Gunmen attack CIA building in Afghanistan capital

KABUL, Afghanistan — Gunfire erupted Sunday night at a facility that has been used by the CIA in Kabul, Afghan officials said, and at least two Afghan army personnel were reported injured.

The incident, which was still being investigated, occurred near the presidential palace in the Afghan capital at the former Ariana Hotel, a facility that the CIA took over soon after the start of the Afghan war in 2001.

No U.S. or international personnel were immediately reported injured.

A U.S. official confirmed that an attack occurred against a facility used by U.S. officials in Kabul. The situation was fluid and the investigation was ongoing, said the official, who wasn't authorized to be quoted by name.

Gunfire was heard at the facility at about 9:30 p.m., Afghan officials said, but it did not continue for long. The International Security Assistance Force, the U.S.-led military coalition, did not have immediate comment.

The hotel is locally said to be a major CIA facility. It is fortress-like and heavily protected, located inside a security perimeter that includes the presidential palace and the Afghan Defense Ministry.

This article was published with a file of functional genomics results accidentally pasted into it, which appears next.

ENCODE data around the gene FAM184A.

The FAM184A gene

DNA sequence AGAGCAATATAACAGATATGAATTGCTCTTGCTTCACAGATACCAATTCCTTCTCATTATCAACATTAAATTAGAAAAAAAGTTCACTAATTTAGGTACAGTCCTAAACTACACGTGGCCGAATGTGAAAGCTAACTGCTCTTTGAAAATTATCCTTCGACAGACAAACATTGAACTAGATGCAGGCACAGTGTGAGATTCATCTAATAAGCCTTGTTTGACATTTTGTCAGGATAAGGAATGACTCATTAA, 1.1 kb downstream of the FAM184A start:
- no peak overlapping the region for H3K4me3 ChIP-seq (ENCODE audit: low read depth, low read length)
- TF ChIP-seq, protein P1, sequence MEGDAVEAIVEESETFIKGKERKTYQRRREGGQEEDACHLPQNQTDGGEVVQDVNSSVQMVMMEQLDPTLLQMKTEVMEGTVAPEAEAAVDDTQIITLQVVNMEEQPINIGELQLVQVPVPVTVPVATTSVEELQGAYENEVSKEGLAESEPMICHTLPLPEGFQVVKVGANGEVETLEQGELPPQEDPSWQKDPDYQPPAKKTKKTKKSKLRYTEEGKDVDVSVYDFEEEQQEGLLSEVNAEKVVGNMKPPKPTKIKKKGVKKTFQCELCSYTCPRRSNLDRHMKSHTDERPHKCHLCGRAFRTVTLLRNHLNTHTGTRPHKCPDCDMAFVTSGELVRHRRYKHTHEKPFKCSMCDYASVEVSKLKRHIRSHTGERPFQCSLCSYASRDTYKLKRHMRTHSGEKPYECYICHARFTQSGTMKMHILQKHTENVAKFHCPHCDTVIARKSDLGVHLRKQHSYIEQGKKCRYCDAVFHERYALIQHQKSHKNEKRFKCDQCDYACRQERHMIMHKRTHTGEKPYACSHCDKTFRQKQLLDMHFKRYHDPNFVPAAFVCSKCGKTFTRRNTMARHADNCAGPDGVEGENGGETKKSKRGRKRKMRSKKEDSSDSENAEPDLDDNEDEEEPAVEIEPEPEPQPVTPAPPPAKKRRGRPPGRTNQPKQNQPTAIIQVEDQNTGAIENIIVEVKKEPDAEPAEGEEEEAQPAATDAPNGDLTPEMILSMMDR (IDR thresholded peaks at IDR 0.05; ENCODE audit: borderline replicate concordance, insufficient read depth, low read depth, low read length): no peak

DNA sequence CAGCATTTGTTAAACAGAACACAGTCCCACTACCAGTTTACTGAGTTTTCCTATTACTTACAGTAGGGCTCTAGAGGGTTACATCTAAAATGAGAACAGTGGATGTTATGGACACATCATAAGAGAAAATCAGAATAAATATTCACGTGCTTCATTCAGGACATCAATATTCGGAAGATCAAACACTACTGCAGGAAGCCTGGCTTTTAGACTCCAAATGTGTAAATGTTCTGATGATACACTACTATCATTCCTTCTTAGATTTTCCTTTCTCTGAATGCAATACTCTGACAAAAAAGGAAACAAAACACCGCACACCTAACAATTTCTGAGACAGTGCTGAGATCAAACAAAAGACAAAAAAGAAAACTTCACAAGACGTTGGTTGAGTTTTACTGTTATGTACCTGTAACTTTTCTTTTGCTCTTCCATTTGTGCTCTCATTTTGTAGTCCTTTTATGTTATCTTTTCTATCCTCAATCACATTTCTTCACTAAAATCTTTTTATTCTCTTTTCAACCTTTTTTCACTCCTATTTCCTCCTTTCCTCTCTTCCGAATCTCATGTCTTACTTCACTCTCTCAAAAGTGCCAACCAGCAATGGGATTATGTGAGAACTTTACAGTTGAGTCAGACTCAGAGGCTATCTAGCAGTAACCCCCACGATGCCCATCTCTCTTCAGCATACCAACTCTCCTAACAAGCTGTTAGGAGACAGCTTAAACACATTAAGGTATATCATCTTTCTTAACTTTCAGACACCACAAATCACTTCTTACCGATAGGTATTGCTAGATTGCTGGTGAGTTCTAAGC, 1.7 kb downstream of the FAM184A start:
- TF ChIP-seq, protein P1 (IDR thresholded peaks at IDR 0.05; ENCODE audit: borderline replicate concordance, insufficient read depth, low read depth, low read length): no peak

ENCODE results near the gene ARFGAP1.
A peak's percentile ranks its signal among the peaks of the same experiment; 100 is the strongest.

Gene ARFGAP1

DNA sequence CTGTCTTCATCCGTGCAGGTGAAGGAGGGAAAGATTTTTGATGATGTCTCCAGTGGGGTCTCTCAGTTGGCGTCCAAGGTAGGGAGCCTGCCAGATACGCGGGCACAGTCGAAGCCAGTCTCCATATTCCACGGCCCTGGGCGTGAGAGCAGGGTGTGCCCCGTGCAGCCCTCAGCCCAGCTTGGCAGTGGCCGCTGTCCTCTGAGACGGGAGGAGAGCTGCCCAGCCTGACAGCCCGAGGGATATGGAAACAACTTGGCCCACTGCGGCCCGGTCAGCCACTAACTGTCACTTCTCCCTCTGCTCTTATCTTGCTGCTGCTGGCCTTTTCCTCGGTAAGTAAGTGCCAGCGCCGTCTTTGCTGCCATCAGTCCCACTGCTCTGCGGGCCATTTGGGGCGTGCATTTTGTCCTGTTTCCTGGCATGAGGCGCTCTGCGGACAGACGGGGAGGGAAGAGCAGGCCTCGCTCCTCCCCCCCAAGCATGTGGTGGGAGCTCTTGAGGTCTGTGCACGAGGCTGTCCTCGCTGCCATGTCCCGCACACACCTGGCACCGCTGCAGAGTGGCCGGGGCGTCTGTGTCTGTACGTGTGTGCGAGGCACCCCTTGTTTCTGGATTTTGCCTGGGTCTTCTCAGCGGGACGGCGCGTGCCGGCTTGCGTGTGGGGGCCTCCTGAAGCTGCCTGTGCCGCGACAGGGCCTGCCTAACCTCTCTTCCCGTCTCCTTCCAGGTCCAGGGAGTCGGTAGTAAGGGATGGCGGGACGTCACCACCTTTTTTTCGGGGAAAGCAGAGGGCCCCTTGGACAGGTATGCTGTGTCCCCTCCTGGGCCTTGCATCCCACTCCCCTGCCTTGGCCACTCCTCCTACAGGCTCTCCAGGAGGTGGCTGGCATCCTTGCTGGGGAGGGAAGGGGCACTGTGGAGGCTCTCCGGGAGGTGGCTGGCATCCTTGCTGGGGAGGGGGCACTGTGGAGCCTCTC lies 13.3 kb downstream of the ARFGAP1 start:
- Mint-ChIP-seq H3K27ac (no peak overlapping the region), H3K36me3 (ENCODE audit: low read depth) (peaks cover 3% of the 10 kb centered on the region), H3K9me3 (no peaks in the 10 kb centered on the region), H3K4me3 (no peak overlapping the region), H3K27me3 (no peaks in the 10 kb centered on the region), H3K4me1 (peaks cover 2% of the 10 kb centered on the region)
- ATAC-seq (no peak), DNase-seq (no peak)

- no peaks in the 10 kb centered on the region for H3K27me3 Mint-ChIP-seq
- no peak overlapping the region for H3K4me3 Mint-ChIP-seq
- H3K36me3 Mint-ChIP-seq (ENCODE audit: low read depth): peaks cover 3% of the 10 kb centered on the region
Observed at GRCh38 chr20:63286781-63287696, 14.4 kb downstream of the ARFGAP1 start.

While the circumstances of Sunday's incident were unclear, insurgents battling Afghan and U.S.-led international forces in Afghanistan have staged a series of stunning attacks inside Kabul in recent months.

Last week, a suicide bomber assassinated former Afghan President Burhanuddin Rabbani, the government's top peace broker, at his home near the U.S. Embassy. A week earlier, insurgents waged a 20-hour rifle and grenade attack against the U.S. Embassy and NATO headquarters, leaving at least seven Afghans dead.

Before the CIA took over the formerly government-owned Ariana Hotel, Taliban fighters used it "as an R&R spot for troops rotating back from the front line" where they were fighting Northern Alliance forces during the Afghan civil war, journalist Sean Naylor wrote in his 2005 book, "Not a Good Day to Die." In retaliation, Northern Alliance forces dropped a bomb on the hotel in 1997, Naylor wrote.

(Zohori is a McClatchy special correspondent in Afghanistan. Jonathan S. Landay contributed from Washington.)